Grassroots believers and religious leaders representing more than 1.5 billion people around the world are calling for a fossil fuel non-proliferation treaty.
Religious leaders issued a multi-religious letter just days before world leaders gathered in Egypt for the COP27 conference and negotiations on climate change.
“Religious groups around the world have supported binding international agreements on nuclear weapons, debt relief, tobacco, landmines and other issues,” said Muhammadiya, an Indonesian Islamic organization of more than 30 million people. said Hening Parlan, environmental director of the movement Aisyiyah. member.
“We strongly believe in the importance of a fossil fuel non-proliferation treaty and a just transition, and we are committed to supporting it.”
In the letter, they said, “Government action is painstakingly slow, overly responsive to reckless and deceptive fossil fuel companies, and impeding meaningful and timely climate legislation.”
Pacific Islanders face an existential threat from climate change, said Pacific Islanders face an existential threat from climate change, speaking at the 10 National Church Conferences of Pacific Islanders. Call to Treaty.
“We must stop those that threaten us and protect the most vulnerable,” she continued. That’s the only decent thing. “
Religious groups have been at the forefront of moving away from fossil fuels and have played a key role in major climate mobilizations. A new UN and International Energy Agency (IEA) report reveals a startling gap between countries’ climate commitments and the commitments needed to comply with the Paris Agreement. 1.5C target.
Religious leaders in 70 cities including Kolkata, Los Angeles and London, 101 Nobel laureates, 3,000 scientists, 1,750 civil society organizations, and 500 parliamentarians from Africa, Asia, Europe and America. joined and demanded an immediate halt to new fossil fuel projects. , a generous commitment to an equitable phase-out of existing coal, oil and gas production and a just transition for countries, communities and workers affected by climate change.
“The life of Buddha, the founder of Buddhism, demonstrated both constant self-development and a rigorous engagement with people and their problems,” says Soka Gakkai International, a global Buddhist organization based in Japan. said Tomohiko Aishima of
“The continued reliance on fossil fuels, with its tragic consequences for particularly vulnerable populations, is incompatible with our beliefs and commitments. We have expressed our support for the Fossil Fuels Treaty.”
As COP27 took place in Africa, religious leaders and grassroots believers across the continent emphasized the importance of the treaty. Sheikh Yusuf Nasr, religious leader of Kenya’s Supreme Council of Muslims, said the first and hardest-hit populations to be affected by climate change in Africa and around the world will have negligible carbon footprints. said to be slight.
“Why should these innocent people suffer when the world’s biggest corporations and wealthy governments don’t do the right thing?”
Baraka Renga, organizer of Tanzania-based Grassroots Greenfaces, said, “Every day, smallholder farmers, their families and animals struggle with the effects of climate change, including unpredictable rainfall patterns, droughts, heat waves and floods. I see you there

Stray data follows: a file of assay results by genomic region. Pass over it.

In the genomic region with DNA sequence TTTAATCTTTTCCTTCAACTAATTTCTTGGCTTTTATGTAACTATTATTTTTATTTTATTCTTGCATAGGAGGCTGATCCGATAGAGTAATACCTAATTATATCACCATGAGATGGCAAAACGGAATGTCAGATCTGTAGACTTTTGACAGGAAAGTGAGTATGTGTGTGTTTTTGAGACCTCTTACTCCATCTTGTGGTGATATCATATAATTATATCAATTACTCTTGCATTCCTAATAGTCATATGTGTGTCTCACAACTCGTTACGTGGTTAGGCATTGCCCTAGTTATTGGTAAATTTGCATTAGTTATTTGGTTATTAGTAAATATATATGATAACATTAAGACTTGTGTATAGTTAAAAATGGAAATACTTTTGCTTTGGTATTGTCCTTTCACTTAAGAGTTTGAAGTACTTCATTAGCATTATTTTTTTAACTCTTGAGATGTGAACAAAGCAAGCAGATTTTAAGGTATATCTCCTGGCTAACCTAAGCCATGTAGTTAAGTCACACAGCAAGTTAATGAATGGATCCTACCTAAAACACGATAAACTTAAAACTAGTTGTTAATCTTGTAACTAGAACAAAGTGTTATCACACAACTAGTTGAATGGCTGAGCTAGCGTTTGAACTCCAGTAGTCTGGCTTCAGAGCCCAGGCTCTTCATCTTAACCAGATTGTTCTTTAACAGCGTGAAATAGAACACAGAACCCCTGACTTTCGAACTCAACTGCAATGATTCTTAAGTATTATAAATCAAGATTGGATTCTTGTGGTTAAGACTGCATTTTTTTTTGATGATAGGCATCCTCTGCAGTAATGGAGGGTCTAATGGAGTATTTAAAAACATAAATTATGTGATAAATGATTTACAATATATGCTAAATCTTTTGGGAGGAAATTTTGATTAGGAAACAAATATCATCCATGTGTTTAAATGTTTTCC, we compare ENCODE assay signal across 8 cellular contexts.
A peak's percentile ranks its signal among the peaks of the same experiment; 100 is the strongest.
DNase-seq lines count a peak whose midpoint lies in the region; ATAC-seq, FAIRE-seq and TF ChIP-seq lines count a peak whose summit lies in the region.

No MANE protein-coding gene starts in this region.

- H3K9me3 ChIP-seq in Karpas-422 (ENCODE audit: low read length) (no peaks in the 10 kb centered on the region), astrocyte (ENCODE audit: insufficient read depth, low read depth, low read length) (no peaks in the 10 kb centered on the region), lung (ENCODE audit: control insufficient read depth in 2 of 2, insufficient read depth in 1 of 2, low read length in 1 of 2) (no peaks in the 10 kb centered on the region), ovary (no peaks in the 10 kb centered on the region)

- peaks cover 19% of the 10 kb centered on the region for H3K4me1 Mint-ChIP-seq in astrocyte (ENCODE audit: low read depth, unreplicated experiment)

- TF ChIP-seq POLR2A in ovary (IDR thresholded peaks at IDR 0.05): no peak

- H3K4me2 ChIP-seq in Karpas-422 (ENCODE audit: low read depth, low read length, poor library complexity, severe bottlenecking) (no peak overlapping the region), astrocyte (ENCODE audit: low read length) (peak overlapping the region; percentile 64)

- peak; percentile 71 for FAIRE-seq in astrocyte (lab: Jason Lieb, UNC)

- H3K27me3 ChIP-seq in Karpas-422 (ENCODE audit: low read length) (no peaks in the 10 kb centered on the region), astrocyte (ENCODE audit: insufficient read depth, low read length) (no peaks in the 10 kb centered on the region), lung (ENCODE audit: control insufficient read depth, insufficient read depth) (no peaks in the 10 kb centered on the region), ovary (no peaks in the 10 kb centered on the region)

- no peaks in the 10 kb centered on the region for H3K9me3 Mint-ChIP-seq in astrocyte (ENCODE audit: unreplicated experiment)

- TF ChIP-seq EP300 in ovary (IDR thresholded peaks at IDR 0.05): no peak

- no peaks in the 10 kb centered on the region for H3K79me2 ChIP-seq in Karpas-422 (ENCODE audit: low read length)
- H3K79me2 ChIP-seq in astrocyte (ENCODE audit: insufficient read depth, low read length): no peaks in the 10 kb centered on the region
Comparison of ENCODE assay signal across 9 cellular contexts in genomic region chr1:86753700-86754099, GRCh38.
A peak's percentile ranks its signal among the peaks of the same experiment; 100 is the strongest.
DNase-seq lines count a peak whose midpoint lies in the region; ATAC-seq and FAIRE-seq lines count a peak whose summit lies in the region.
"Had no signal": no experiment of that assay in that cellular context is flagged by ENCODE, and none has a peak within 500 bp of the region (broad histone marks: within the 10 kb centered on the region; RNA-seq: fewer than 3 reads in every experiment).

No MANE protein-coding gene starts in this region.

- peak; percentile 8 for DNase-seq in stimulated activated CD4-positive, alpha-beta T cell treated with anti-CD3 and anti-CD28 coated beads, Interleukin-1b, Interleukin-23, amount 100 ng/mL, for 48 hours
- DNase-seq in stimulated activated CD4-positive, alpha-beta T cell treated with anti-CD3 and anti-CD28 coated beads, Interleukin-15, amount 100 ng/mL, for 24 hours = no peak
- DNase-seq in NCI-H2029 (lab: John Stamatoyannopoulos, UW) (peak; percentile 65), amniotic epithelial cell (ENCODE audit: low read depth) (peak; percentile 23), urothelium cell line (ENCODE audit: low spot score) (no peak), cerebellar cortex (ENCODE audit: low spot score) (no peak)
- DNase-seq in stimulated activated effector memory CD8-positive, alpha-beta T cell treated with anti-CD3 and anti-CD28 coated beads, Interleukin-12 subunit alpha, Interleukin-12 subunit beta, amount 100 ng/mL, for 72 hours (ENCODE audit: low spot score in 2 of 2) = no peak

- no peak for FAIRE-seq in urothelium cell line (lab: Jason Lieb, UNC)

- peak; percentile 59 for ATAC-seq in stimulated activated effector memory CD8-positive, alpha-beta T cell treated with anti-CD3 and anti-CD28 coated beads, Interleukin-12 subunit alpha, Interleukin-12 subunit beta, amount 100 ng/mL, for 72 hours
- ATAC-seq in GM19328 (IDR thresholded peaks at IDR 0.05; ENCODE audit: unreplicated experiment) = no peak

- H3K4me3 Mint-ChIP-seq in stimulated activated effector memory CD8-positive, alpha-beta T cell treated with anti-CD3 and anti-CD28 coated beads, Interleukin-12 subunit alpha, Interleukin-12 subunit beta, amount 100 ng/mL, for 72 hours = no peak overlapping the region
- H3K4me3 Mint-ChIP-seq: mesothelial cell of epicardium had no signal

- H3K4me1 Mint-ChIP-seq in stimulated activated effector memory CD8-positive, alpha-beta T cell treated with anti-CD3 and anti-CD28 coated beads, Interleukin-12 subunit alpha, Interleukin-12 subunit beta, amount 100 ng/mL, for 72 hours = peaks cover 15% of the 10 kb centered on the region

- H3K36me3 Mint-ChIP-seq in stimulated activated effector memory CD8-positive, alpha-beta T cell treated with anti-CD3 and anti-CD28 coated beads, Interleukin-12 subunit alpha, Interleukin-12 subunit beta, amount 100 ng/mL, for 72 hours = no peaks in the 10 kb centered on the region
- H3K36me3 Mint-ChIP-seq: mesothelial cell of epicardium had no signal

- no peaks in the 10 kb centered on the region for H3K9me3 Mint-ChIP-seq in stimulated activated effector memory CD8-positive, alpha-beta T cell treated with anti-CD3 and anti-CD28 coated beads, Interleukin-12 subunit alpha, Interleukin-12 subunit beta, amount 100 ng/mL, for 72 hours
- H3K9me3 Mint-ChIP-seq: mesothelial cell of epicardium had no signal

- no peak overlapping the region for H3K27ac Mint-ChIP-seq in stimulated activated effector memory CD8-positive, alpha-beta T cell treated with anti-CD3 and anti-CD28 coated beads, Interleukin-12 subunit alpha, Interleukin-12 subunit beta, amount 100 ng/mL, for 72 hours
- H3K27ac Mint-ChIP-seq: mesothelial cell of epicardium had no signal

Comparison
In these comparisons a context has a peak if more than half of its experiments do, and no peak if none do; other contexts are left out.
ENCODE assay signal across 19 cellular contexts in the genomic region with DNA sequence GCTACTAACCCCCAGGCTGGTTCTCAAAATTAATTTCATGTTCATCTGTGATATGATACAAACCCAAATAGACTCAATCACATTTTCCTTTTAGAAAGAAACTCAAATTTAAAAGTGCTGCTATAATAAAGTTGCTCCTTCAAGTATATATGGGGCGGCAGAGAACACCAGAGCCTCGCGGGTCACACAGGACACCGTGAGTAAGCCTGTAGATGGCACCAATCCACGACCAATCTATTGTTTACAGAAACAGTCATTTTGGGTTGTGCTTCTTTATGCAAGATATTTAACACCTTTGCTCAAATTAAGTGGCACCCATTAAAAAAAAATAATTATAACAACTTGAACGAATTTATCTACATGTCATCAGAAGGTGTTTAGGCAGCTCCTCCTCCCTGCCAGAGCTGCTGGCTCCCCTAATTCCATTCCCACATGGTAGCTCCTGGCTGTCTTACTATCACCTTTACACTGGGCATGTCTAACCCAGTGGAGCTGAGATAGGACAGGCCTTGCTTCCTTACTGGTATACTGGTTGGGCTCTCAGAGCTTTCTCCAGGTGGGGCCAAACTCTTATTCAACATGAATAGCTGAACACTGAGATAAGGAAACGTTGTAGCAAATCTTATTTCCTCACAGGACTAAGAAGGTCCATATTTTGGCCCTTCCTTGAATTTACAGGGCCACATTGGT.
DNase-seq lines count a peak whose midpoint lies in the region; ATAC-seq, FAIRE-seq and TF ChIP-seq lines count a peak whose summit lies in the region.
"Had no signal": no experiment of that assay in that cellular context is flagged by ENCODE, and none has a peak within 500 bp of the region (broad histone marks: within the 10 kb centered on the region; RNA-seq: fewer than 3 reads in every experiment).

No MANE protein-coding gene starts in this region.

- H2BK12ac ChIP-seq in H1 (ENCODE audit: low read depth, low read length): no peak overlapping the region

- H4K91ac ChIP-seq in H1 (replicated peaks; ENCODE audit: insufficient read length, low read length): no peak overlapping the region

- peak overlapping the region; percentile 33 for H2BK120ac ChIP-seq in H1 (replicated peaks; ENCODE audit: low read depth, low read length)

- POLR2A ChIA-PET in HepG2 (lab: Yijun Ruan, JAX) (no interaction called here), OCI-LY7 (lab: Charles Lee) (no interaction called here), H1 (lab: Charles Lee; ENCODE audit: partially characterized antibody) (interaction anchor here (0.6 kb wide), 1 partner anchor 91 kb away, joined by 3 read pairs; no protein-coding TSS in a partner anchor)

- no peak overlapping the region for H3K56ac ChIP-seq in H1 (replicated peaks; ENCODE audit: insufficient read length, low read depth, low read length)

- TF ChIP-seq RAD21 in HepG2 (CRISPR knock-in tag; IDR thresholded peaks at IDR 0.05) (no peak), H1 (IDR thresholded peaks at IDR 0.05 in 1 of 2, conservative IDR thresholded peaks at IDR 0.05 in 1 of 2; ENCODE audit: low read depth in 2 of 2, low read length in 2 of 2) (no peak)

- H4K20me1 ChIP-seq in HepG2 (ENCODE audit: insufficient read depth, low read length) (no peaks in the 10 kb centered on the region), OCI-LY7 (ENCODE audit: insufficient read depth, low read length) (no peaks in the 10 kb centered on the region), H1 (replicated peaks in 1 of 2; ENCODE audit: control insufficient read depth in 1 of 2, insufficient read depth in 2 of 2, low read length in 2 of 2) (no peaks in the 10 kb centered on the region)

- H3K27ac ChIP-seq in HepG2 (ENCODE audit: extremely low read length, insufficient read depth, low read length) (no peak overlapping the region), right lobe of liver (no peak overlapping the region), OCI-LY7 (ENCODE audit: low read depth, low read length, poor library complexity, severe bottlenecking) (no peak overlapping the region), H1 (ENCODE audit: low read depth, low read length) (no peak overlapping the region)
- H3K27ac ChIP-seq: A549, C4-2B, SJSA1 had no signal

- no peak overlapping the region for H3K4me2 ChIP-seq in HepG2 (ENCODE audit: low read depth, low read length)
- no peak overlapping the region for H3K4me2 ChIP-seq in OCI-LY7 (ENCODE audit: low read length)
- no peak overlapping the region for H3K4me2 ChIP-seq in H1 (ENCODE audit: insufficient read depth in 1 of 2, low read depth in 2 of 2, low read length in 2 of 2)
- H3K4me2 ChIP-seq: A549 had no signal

According to Baraka, fossil fuels account for more than 80% of all greenhouse gas emissions. Therefore, for the sake of life and to avoid massive and inhumane levels of suffering, Africa and the world must address fossil fuels directly and the hundreds of millions of Africans who lack access to energy. We need a binding agreement to fund universal access to clean power.
The announcement follows the Vatican’s endorsement of the Fossil Fuel Non-Proliferation Treaty in July.
Cardinal Michael Czerny, Director of Integral Human Development Promotion Decastery, said at the October 4 premiere of The Letter: Despite the Paris Agreement, the target of just 1.5°C of temperature rise has been virtually unattainable. The Earth has already warmed him by 1.2°C. “
Nevertheless, he notes that many new fossil fuel projects are being launched with reckless abandon, contrary to the International Energy Agency’s call, and that fossil fuels have been proposed in complementing and supporting the implementation of the Paris Agreement. It emphasizes the importance of the Fuel Non-Proliferation Treaty.
Catholic institutions in Latin America and the Caribbean prepared for COP27 in October with a public dialogue for the Care of Creation. At that time, we also announced our support for the Treaty on the Non-Proliferation of Fossil Fuels.
“We call on governments to urgently initiate the necessary actions to develop and implement a fossil fuel non-proliferation treaty as a tool that can sustain the interests of our common home,” said Mon. said. Jorge Eduardo Lozano, General Secretary of the Conference of Catholic Bishops of Latin America and the Caribbean (CELAM).
“Companies, governments and financial institutions must stop exploring new oil and gas and replace fossil fuels with energy sources that are better for the planet and its people.”
In recent years, religious groups have educated thousands of people of various faiths about the fossil fuel treaty. GreenFaith International Network has taken public action across Europe, Africa, the United States, Latin America, Indonesia, Australia and beyond to protest new fossil fuel projects and call on the world’s largest asset managers to end their support for climate-damaging projects. organized.
With world leaders gathering in Indonesia for the G20 meeting and the annual UN climate change conference in Egypt at the same time, religious groups have decided to bring their call for a treaty to the attention of world leaders. did.
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